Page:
How to network at a creative conference

How to network at a creative conference from Dear Handmade Life

Welcome to the fifth post in our series as we prepare for Craftcation: Business + Makers Conference on making the most out of attending a creative conference. If you missed the first three posts you can check them out here:

1. 7 reasons why attending a conference will revolutionize your business and creativity
2. How to choose the right conference to attend
3. How to attend a conference on a budget
4. How to prepare for a creative conference

If you’re ready to take your business and creativity to the next level, click here to join us for four days of making, meeting and learning at the beach in California that you’ll never forget.

Conferences are rare opportunities to make deep in-person connections with like-minded people that you may not otherwise get to meet in person. It can be hard to introduce yourself to someone new, especially if it’s someone you admire or follow online BUT in my experience nine times out of ten it’s totally worth it. I’ve met some of my closest friends at conferences which I wrote about in this post on seven reasons why attending a creative conference will revolutionize your business and creativity. Those first anxious “hellos” have developed into close personal friendships and supportive business relationships that are irreplaceable.

The seven tips below for how to network at a conference will help you prepare, combat social anxiety and follow up so you make the most of the connections you make a conference and build your creative community.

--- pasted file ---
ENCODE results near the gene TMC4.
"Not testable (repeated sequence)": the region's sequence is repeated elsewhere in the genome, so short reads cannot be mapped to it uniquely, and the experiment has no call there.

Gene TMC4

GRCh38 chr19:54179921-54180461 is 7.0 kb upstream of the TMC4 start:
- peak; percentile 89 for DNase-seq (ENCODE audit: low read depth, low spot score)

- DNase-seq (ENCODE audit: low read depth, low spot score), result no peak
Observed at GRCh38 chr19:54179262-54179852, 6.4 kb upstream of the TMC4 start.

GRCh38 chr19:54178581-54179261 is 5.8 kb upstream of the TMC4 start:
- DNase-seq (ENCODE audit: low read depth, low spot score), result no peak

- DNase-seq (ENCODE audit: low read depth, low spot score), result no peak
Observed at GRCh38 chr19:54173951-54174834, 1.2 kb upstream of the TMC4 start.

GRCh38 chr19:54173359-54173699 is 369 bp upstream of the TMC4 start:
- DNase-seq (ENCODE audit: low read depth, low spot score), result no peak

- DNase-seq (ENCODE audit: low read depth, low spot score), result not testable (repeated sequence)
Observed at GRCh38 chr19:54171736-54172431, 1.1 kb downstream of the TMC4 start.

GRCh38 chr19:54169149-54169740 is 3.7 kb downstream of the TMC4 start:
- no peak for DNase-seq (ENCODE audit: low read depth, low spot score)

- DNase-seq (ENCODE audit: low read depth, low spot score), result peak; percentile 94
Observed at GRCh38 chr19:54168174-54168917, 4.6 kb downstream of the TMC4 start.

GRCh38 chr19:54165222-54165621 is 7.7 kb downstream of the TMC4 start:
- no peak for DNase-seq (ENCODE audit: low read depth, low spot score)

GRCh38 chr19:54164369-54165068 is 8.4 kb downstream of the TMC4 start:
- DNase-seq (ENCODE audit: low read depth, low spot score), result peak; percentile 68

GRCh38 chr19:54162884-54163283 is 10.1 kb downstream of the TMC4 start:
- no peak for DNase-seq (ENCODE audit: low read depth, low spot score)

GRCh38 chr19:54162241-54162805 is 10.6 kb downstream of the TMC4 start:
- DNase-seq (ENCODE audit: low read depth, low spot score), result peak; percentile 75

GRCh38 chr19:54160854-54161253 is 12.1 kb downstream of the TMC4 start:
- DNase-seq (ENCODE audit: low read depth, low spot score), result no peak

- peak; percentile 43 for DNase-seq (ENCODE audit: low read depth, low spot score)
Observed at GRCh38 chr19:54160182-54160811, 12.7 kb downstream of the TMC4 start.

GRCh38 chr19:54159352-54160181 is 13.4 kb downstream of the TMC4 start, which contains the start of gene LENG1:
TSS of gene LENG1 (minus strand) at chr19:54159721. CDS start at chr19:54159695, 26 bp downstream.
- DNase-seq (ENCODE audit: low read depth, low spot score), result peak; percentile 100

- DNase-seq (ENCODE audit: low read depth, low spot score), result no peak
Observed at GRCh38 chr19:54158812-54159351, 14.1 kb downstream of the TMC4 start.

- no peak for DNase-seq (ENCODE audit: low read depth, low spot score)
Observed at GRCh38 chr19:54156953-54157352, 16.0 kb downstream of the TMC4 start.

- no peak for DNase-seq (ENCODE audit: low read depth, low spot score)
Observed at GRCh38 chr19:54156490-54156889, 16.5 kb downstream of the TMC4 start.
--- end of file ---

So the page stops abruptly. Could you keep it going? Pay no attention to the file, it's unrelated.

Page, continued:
7 networking tips for creative conferences from Dear Handmade Life

1. Research the presenters and attendees

I mentioned this in our posts on how to prepare for a conference and seven reasons why attending a creative conference will revolutionize your business and creativity but it’s worth expanding on here. Once you plan your goals for the conference it’s time to figure out not only which workshops will help you reach them but which people can offer you the support and guidance you need. If you’re looking to build your in-person community, check and see if other attendees are coming from your state or city. If the conference offers opportunities for one-on-one time with presenters, sign up for them! Usually these sessions cost a lot money so utilize this chance as part of the conference registration. Taking this time out before you arrive will be well worth your while.

Craftcation attendee Keri Cleverly says:
“Spend time researching the guest speakers and presenters. I try to familiarize myself with their businesses, products and talents. Often while doing this, I’ll make a list of questions that I may want to ask if they have a question and answer forum.”

2. Reach out before you arrive